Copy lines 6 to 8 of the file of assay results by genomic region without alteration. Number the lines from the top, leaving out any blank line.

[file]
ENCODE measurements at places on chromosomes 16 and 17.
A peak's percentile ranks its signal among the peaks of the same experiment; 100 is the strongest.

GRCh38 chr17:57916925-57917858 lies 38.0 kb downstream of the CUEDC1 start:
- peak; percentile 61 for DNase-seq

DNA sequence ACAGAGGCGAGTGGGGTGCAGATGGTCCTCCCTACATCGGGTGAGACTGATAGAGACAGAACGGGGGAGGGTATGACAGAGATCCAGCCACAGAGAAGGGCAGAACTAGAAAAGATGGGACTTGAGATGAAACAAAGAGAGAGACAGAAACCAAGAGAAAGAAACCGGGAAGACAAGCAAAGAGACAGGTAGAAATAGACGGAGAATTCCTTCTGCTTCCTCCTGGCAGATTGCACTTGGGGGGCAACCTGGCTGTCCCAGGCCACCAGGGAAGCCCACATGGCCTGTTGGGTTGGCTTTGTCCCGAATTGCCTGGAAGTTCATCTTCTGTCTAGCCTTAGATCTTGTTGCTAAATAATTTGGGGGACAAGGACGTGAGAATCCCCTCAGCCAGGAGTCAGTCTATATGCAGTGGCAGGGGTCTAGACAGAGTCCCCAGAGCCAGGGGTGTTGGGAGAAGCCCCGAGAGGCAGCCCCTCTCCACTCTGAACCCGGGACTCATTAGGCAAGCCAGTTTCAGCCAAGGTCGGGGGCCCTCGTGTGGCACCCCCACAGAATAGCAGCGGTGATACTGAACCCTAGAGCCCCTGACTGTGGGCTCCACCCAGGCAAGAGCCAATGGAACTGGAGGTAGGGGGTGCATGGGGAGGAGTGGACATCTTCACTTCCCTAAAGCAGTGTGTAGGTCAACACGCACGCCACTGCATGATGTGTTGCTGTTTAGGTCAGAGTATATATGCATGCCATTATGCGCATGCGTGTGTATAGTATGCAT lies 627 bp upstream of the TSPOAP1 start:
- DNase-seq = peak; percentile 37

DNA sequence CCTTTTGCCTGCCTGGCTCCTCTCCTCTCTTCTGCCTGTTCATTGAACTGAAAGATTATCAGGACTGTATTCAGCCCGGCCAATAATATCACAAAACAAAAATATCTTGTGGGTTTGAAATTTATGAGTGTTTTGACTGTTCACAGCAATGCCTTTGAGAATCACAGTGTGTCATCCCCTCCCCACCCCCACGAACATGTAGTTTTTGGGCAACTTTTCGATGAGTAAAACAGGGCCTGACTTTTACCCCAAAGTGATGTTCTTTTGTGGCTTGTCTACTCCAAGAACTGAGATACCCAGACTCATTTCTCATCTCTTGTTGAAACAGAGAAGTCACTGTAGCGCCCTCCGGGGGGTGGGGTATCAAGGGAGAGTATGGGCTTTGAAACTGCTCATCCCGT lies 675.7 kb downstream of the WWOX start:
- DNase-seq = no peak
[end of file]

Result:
- DNase-seq = peak; percentile 37

DNA sequence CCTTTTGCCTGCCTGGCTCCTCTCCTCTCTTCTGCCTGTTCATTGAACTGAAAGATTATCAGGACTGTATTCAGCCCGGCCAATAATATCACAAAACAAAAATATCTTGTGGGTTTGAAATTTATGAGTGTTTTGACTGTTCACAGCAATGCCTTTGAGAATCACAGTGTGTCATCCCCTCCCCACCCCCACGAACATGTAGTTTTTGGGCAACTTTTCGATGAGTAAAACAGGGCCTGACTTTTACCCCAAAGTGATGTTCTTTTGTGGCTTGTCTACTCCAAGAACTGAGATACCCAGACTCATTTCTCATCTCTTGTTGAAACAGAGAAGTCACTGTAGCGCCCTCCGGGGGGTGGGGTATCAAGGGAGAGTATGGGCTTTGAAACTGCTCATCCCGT lies 675.7 kb downstream of the WWOX start:
- DNase-seq = no peak